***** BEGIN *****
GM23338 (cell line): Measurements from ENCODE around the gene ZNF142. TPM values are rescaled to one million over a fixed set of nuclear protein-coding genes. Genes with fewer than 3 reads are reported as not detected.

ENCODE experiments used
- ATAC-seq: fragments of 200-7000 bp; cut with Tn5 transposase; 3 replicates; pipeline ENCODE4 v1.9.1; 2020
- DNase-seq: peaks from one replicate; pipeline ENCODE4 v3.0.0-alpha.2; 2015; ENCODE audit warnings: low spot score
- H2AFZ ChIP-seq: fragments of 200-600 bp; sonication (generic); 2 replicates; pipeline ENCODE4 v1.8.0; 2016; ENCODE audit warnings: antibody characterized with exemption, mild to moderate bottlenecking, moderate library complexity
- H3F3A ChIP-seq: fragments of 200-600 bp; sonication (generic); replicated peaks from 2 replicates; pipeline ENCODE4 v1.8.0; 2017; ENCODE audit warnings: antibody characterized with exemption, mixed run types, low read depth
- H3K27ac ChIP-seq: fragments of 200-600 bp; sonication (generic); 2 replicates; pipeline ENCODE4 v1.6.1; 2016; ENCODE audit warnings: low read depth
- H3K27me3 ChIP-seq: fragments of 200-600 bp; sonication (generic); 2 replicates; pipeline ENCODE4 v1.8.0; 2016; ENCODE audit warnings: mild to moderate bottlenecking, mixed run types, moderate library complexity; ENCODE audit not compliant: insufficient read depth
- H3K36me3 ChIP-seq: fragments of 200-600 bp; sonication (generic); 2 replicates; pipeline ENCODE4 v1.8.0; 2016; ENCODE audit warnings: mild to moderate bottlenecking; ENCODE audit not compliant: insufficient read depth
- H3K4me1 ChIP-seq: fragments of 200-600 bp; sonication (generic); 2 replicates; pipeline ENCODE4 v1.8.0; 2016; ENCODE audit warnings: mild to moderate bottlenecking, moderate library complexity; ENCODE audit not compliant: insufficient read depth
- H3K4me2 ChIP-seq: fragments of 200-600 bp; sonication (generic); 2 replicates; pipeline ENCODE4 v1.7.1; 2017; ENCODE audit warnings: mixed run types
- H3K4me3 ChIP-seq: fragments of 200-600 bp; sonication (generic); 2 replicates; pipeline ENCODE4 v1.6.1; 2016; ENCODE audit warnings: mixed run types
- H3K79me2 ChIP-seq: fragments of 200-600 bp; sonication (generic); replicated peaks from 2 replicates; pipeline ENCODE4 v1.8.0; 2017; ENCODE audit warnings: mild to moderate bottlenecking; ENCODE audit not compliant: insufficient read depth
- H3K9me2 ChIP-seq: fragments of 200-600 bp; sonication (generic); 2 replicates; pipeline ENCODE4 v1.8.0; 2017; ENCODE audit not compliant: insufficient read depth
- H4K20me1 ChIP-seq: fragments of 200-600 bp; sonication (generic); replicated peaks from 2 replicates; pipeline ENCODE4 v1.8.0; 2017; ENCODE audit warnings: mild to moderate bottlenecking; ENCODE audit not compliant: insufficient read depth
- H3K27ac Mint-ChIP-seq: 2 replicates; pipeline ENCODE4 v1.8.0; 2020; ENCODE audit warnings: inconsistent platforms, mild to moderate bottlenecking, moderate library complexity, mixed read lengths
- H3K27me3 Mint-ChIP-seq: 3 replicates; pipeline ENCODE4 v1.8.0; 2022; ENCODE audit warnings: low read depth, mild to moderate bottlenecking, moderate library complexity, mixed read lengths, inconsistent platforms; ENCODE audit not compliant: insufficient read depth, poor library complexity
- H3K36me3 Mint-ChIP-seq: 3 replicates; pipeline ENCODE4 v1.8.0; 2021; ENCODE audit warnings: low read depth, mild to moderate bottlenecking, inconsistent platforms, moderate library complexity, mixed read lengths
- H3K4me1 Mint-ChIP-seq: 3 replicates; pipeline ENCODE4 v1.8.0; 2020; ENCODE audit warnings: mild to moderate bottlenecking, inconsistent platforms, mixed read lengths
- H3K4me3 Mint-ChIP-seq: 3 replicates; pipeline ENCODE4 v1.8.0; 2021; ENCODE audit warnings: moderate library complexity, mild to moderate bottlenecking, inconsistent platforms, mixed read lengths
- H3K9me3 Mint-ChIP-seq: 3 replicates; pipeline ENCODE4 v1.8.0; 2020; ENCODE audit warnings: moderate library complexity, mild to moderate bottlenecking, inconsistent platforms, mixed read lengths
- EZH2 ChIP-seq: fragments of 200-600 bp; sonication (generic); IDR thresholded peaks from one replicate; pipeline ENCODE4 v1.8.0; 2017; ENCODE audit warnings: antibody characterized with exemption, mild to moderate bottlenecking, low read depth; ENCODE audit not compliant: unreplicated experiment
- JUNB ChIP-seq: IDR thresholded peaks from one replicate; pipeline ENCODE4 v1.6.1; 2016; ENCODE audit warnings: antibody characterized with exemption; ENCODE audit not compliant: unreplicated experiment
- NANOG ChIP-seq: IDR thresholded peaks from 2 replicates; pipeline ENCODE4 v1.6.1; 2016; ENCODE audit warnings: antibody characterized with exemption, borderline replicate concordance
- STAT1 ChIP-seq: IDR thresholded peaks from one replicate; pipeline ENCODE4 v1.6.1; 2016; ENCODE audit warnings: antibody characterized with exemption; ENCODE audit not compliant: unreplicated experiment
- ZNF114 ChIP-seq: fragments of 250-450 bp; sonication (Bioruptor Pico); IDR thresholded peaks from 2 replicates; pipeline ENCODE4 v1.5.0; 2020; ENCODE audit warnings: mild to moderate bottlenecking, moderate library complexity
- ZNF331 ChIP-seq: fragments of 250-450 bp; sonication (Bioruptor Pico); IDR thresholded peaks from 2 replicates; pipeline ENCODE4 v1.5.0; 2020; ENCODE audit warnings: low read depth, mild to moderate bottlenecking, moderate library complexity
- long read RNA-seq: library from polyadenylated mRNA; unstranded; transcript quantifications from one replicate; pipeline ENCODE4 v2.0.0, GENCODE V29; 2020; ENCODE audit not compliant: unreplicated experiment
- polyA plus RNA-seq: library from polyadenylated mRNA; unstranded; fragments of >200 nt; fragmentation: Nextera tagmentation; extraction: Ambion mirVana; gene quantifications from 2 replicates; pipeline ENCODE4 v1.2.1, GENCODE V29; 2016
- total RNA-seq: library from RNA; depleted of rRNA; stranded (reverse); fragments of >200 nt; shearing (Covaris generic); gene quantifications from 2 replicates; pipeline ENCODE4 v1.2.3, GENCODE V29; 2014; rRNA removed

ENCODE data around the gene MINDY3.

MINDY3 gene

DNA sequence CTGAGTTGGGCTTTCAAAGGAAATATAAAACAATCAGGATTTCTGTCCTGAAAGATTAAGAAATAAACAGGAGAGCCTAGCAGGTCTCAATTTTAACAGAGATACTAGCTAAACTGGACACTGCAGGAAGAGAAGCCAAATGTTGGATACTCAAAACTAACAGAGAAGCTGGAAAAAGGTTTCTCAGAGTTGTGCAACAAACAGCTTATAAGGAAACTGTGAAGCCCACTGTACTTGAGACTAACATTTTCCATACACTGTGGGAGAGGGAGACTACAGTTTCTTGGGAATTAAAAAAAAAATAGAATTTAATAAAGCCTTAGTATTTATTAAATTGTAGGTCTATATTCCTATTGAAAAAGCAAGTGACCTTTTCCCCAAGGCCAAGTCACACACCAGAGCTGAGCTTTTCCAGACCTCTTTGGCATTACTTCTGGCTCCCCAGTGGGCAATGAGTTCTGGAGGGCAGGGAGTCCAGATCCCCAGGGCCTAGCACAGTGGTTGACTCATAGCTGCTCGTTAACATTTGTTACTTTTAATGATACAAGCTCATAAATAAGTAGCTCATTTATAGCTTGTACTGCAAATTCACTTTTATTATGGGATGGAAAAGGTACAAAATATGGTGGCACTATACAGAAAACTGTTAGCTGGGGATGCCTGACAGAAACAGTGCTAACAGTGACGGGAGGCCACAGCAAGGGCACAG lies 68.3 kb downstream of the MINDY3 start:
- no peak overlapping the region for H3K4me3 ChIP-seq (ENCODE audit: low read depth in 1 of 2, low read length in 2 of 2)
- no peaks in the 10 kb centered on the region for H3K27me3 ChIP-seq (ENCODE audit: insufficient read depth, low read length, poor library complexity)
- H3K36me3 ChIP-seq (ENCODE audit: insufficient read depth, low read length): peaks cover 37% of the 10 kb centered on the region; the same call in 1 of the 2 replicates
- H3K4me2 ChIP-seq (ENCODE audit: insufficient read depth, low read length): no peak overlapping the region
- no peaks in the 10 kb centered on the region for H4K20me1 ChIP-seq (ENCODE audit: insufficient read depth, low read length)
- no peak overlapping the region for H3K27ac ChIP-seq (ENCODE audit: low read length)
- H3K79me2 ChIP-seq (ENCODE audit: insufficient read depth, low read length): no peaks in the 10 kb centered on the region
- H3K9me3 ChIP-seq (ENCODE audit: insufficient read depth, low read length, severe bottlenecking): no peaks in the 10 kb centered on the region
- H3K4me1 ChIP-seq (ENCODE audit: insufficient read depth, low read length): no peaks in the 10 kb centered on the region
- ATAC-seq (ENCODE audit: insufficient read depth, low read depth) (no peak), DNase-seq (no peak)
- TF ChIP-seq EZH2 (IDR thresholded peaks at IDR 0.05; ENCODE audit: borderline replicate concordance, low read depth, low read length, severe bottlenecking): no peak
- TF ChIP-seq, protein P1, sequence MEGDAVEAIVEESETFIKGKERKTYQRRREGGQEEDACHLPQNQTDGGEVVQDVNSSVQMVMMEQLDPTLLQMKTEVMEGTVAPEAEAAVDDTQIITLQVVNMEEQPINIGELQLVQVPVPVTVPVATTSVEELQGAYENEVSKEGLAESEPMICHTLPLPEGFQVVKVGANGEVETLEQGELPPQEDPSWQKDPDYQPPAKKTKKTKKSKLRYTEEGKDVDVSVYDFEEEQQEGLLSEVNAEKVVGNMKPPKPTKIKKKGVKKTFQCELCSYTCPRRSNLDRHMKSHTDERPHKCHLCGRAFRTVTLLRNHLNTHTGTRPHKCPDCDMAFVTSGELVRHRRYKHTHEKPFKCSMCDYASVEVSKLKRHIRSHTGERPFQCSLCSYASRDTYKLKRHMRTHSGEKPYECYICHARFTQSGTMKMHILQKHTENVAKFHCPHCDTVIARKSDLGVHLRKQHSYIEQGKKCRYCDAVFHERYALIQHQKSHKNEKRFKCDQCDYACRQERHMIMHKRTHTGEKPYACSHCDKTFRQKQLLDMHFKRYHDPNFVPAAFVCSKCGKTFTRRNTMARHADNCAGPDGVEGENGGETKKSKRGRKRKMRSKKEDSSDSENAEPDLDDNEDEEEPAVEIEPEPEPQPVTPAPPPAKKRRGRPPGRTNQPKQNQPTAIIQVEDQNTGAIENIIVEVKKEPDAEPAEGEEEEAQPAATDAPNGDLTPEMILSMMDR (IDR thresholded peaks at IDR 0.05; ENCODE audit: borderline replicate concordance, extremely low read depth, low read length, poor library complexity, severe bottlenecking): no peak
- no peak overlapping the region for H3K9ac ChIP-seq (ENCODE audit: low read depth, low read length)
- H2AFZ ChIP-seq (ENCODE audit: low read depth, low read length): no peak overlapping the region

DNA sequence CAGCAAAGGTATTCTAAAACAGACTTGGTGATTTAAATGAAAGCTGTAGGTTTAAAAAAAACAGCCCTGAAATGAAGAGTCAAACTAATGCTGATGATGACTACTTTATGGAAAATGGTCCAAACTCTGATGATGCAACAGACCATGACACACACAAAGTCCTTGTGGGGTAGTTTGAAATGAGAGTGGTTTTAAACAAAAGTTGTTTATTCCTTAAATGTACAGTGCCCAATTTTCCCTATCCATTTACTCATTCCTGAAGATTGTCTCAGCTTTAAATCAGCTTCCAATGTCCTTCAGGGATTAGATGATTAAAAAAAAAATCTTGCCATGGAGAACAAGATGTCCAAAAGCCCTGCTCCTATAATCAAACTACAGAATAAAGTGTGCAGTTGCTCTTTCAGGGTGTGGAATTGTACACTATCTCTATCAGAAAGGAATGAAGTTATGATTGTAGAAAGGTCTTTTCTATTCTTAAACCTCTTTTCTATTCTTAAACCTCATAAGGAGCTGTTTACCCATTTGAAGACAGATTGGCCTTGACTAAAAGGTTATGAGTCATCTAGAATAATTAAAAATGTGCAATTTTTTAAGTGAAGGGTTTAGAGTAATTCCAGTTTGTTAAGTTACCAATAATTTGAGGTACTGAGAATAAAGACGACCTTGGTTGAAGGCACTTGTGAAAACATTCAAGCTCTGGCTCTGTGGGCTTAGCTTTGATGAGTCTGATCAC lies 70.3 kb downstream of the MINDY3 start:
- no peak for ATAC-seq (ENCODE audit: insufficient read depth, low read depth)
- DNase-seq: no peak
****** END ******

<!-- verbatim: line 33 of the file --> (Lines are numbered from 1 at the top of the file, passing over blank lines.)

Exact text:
DNA sequence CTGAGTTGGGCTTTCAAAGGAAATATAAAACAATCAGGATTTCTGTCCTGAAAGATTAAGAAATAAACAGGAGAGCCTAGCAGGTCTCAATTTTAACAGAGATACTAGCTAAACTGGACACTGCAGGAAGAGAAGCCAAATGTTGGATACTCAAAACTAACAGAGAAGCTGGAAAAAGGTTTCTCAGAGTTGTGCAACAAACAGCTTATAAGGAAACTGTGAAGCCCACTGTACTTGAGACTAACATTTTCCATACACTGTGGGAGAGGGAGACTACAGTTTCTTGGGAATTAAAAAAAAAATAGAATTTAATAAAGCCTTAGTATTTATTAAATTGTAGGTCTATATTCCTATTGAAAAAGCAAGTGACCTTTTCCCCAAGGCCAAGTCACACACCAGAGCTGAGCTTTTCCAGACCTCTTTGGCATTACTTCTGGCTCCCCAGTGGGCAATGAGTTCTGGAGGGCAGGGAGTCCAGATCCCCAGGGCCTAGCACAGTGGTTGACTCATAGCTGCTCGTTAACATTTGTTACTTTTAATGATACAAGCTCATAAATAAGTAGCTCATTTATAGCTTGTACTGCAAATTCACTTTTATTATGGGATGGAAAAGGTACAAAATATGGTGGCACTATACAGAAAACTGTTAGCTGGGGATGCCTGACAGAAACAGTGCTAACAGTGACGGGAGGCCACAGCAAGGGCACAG lies 68.3 kb downstream of the MINDY3 start: